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The three generally recognized theories or frameworks describing the learning process are behaviorism, cognitivism, and constructivism.
Behaviorism suggests that all the things people do, including thoughts, actions, and feelings, are all behaviors. Learning, according to behaviorism, involves changing behaviors by changing the stimuli that cause those behaviors. The classical conditioning of Ivan Pavlov and the operant conditioning of B. F. Skinner are examples of behaviorism as a method of learning.
Cognitivism argues that thought influences the way in which people act and feel, and "therefore cannot be a behavior in and of itself." Cognitivism examines the ways in which the brain assimilates and organizes information from experiences. Cognitive education is based on providing learners with opportunities to encounter and process new processes and ideas, integrating them into the body of knowledge.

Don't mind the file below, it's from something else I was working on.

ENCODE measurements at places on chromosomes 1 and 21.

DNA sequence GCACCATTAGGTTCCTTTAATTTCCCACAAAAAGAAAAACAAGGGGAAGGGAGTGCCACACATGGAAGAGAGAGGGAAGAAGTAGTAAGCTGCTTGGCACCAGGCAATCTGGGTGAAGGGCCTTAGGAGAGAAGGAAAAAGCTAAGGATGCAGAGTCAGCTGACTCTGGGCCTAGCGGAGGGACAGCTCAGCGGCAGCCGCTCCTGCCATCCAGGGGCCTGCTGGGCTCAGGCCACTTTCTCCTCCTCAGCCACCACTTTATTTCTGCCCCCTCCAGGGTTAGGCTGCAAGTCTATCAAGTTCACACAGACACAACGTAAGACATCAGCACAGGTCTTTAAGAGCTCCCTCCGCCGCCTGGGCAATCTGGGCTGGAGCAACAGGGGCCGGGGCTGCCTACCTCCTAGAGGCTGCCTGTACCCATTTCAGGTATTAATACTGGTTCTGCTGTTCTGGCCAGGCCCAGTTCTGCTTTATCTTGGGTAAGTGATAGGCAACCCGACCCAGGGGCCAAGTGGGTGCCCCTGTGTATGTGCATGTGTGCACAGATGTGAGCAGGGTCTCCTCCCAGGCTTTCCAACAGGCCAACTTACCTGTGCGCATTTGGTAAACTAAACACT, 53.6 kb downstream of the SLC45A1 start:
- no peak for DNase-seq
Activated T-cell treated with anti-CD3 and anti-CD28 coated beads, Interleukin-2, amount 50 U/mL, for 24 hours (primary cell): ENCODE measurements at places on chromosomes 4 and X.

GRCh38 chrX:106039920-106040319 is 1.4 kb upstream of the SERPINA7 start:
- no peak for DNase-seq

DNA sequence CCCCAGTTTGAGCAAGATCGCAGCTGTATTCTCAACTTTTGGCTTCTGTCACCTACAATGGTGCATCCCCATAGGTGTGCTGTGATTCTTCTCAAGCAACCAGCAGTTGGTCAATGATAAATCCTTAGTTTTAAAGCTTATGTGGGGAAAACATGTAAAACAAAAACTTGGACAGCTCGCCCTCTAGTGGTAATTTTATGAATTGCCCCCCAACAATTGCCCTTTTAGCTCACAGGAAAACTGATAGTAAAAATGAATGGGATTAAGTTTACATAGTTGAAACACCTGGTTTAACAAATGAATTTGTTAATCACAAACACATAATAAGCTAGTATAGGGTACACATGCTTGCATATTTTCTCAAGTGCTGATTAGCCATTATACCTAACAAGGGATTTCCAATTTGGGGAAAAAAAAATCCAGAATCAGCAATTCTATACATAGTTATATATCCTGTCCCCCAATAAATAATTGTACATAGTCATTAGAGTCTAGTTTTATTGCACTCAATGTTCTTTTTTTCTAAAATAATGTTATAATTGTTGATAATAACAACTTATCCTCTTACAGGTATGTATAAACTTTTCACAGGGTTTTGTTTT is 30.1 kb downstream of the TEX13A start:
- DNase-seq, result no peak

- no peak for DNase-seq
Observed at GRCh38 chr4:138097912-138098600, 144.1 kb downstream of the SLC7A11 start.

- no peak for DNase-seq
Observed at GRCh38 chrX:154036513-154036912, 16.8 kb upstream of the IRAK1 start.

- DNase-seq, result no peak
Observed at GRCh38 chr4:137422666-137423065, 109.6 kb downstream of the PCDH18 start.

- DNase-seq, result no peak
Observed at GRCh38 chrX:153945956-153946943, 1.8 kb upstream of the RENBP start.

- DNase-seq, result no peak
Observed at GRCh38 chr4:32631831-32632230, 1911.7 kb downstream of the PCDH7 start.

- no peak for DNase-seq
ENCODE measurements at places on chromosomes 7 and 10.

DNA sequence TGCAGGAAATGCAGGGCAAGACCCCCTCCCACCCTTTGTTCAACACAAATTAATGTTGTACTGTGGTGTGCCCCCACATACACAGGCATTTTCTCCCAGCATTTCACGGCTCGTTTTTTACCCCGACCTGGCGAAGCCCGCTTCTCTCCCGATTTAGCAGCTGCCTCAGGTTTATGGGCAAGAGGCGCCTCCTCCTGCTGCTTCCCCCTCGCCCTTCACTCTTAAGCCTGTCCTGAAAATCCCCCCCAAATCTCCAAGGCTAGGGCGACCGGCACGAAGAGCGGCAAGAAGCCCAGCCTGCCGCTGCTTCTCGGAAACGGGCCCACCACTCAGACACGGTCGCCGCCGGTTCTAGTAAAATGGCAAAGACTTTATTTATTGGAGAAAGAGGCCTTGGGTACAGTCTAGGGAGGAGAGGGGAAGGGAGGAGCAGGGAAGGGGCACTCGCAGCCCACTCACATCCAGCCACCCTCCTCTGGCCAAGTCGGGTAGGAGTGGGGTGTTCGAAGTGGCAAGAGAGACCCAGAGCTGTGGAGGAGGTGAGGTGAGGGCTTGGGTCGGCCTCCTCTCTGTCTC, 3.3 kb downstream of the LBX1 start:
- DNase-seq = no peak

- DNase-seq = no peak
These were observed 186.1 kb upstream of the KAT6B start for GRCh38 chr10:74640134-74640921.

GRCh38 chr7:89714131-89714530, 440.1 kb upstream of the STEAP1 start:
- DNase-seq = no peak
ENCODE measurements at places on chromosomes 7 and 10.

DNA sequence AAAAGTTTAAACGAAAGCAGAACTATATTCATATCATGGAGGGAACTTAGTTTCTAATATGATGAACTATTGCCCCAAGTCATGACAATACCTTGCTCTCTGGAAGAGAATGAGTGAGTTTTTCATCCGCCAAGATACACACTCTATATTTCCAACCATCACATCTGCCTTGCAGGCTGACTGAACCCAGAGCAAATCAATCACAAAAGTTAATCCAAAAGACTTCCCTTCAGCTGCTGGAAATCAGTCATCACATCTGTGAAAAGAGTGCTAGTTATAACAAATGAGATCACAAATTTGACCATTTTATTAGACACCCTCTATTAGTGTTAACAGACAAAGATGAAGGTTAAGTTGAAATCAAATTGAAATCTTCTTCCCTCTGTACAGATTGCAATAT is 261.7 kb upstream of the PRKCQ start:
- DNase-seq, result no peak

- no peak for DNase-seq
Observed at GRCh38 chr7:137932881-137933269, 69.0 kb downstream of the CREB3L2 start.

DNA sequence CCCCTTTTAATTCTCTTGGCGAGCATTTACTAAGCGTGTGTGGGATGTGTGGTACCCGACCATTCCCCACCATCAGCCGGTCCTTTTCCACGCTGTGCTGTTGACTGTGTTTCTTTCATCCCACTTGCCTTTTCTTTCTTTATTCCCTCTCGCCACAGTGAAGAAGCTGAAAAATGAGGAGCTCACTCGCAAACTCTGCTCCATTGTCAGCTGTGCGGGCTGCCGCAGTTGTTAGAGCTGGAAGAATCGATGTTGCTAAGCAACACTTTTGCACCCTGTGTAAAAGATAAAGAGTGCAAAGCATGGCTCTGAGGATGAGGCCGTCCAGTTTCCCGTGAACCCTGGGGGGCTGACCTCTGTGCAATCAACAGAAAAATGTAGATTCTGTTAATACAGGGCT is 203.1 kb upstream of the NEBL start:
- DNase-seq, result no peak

Constructivism emphasizes the critical importance of active involvement of the learner in the process of learning, acquiring information in the process of engaging in activities that expand on previous knowledge. Piaget and Bruner advocate the constructionist theory, using experiential educational formats to allow learners to create knowledge for themselves.
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